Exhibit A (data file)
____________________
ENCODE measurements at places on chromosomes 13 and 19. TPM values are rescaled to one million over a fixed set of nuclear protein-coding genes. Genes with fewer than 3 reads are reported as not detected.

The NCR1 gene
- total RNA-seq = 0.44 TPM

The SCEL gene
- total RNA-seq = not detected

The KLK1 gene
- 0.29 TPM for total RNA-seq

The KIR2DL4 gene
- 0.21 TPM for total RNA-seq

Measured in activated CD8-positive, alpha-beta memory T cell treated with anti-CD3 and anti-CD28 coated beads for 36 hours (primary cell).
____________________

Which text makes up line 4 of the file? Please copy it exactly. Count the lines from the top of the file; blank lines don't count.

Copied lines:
The SCEL gene